I thought my childhood was idyllic until I had children of my own. That is when cracks began to form in the foundation; I noticed weaknesses in myself stemming back to my upbringing and resolved to do better when parenting my own kids.
Nothing was necessarily wrong with the way I was raised — I think I turned out quite well if I do say so myself — but I am a different mother than my own mother was, with contrasting priorities, strengths, and weaknesses. My husband is not like my father, and our kids have different personalities and needs than we had as children. There’s also the obvious fact that the world is a very different place now than it was in 1979.
And so I’m taking what worked from my upbringing and leaving the rest behind, because when we know better, we do better.
1. Discipline doesn’t have to involve spanking.
“I was spanked, and I turned out OK.” How many of us have heard that?! To be honest, I’ve said it myself, and it took me longer than I’d like to admit to realize that spanking does not work — at least, not in our house. My oldest child’s personality has forced my husband and I to be more creative in our discipline, and honestly, finding other ways to handle undesirable behavior has made our home happier and calmer than it was before.
2. Self-care is not selfish.
My mother has pathologically put herself last for much of my life, and as an adult, I have witnessed the repercussions as her health has steadily gone downhill. Part of it is her personality — she genuinely loves to serve and care for others — but in order to be a healthy, balanced person, you need to have boundaries when it comes to your own well-being. So many things stop us from making our needs a priority: guilt, time, and resources, to name a few. However, no one is following us around the house reminding us to eat well, drink water, and get more sleep, and we are ultimately responsible for our own health and happiness. Being a parent will suck you dry, and if you don’t take time to look after yourself, you will suffer the consequences eventually.
3. I am aware that my children are not perfect.
While I don’t want to see them fail, I won’t stop them from doing so. When the preschool called and said my son pulled another child’s pants down in front of the entire class and that he would be asked to leave if it happened again, I did not immediately defend him. My cheeks flushed beet red, and I thought to myself, What the fuck? But I did not make excuses. I could have said that he and his brother love to play that game at home. I could have blustered, He’s only 4! But instead, I listened. I thought about how the other kid’s parents might feel. Even though he just thought he was being funny, my child was not the victim in this situation; it is my job to teach my kids why other people’s feelings matter.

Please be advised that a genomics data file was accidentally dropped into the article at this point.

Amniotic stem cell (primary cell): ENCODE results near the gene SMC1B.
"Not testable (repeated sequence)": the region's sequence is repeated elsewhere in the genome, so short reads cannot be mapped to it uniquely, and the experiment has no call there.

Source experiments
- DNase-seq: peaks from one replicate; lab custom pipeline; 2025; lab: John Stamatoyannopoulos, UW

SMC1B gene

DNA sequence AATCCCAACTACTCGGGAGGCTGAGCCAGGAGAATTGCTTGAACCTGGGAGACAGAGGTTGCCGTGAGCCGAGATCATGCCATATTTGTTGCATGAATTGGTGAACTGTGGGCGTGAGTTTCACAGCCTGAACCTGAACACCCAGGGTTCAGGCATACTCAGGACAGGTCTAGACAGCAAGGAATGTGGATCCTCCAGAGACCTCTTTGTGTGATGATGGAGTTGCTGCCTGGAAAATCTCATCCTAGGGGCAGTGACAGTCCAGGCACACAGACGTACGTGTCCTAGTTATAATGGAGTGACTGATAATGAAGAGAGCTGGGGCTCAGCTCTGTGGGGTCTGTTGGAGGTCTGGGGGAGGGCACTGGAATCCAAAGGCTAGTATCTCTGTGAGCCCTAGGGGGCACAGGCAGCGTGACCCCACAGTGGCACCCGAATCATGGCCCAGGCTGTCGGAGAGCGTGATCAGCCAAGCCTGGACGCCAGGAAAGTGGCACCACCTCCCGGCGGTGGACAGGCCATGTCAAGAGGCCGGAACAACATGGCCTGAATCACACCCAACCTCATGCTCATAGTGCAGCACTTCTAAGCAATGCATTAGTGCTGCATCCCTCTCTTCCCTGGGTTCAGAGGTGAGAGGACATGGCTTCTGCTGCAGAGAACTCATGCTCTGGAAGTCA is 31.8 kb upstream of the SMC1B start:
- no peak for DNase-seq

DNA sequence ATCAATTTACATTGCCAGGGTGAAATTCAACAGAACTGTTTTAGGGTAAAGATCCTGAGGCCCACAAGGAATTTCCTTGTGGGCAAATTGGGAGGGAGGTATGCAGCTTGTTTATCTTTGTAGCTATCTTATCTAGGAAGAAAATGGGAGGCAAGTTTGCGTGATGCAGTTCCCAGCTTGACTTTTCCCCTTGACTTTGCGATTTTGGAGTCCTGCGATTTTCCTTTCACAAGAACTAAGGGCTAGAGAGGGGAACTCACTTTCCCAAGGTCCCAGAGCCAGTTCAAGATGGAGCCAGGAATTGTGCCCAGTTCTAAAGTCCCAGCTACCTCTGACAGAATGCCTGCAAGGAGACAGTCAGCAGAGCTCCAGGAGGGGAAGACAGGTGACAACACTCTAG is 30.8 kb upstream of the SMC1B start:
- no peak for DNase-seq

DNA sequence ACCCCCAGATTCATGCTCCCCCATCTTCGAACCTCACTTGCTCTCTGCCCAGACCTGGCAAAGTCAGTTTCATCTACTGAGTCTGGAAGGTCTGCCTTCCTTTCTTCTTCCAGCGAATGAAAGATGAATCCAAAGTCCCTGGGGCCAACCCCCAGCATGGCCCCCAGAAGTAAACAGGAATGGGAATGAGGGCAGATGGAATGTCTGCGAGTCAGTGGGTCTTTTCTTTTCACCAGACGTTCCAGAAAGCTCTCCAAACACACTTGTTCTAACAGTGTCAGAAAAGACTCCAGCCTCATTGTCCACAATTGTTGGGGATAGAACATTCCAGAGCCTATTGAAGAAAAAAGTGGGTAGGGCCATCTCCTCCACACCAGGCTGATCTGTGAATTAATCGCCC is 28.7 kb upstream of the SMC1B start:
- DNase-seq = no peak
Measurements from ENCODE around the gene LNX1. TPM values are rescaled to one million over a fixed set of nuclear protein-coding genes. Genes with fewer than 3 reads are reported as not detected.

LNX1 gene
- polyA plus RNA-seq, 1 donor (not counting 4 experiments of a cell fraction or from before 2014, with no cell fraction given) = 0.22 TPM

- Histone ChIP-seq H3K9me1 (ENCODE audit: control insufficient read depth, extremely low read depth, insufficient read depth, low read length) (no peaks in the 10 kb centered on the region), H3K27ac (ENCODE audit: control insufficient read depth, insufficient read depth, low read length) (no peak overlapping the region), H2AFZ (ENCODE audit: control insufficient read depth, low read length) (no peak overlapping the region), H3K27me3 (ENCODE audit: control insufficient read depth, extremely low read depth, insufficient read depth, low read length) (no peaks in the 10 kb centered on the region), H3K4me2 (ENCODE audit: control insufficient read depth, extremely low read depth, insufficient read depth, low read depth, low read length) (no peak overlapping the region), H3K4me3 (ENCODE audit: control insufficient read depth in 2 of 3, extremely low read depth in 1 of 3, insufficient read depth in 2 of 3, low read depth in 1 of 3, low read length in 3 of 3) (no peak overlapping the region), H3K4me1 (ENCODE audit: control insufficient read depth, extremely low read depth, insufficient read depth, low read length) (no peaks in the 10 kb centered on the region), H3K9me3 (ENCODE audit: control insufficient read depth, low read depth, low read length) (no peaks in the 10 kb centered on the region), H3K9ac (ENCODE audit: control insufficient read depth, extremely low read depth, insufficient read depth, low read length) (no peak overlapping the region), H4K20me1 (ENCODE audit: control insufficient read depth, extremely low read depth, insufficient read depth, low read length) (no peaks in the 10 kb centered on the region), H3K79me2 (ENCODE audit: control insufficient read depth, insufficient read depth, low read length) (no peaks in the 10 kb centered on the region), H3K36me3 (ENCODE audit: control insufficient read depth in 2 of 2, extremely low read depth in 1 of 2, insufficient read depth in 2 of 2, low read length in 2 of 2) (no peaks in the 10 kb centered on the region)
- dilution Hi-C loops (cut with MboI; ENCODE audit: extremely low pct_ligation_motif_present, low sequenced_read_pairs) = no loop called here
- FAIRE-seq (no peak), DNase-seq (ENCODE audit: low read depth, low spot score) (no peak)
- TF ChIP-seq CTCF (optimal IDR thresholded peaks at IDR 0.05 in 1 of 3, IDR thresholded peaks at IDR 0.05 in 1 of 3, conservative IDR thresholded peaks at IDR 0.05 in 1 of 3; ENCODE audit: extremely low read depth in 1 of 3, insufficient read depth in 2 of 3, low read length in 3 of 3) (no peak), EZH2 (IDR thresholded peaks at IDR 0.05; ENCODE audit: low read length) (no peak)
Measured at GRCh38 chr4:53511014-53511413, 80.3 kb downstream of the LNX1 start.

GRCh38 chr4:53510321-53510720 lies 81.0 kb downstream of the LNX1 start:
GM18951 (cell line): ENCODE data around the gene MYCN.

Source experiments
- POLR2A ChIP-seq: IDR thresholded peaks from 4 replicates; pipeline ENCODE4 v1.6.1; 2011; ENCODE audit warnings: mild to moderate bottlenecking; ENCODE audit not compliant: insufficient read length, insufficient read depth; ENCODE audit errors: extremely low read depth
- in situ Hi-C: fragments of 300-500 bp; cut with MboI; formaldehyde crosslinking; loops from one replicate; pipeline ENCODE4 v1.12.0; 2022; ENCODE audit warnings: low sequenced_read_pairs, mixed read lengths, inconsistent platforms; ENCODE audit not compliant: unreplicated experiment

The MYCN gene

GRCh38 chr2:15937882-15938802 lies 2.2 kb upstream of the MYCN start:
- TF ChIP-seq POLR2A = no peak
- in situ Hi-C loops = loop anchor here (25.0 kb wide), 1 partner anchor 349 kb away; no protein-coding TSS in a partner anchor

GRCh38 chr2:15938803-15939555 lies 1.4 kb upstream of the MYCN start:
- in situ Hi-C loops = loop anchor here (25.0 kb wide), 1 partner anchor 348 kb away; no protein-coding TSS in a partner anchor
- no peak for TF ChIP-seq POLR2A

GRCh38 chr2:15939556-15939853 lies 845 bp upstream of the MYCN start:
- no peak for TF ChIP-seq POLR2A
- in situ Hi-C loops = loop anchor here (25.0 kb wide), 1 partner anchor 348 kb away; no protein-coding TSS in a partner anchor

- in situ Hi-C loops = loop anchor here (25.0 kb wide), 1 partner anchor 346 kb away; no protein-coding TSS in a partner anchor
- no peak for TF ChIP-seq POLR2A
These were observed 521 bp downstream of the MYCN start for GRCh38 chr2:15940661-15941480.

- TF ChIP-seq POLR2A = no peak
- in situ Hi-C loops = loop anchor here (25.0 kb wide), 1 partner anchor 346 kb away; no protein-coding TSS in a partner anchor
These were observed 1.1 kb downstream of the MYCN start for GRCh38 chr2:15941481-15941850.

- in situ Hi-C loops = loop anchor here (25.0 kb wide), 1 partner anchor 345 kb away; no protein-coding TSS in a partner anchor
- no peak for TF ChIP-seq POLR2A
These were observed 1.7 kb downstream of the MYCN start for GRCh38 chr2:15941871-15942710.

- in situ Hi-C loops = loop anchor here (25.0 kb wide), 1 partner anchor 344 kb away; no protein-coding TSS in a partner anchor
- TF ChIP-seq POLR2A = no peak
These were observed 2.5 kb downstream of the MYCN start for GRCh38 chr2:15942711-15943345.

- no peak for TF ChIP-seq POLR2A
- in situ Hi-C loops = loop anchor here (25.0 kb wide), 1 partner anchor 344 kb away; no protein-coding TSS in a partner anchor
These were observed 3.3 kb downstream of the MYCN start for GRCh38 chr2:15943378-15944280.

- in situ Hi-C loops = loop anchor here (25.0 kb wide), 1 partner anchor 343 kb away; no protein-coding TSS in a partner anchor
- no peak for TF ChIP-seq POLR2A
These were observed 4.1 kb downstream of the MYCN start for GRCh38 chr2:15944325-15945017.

4. I will not shield my children from the consequences of their actions.
Swooping in to rescue my kids from difficulty doesn’t do them any favors in the long run, and shielding them from natural consequences will only entitle, spoil, and ultimately rob them of the ability to function as normal adults. So I will try my best not to do that.
5. Life outside of motherhood is important.
Being a mother and a wife is my top priority, but friendships and other interests are vital to my well-being. One day my children will grow up and move out, and how will I fill my time when I’m no longer spending entire afternoons searching for the source of that pee smell? I need a back-up plan that involves other people, like friends, and personal goals, and hobbies.
6. Mental health is at the top of my priority list.
My own and my kid’s. This subject remains at the forefront of my mind at all times, right up there with eating a healthy(ish), balanced(ish) diet, and getting enough physical exercise. So many problems can be avoided when issues are addressed right when they crop up. And just as a side note, they never crop up at a good time, like…ever. But just like everything else when it comes to parenting, ignoring a problem never makes it go away.
7. It is not my job to determine who my children are.
It is my job to help them become the very best version of themselves. I can make rules and guidelines for them to follow, sure. But when it comes right down to it, even if I think that I know my children better than they know themselves, I kind of don’t — not really. My job is to help lay the foundation, and then I am supposed to take a step back, cross my heart, and hope that it was enough.
I wonder what my children see, what they will someday look back on and purposefully do differently with their own children. Maybe I’m swinging too far in the opposite direction of my parents. Maybe I’m screwing up.
There’s no way to know.
We’re all just doing our best.
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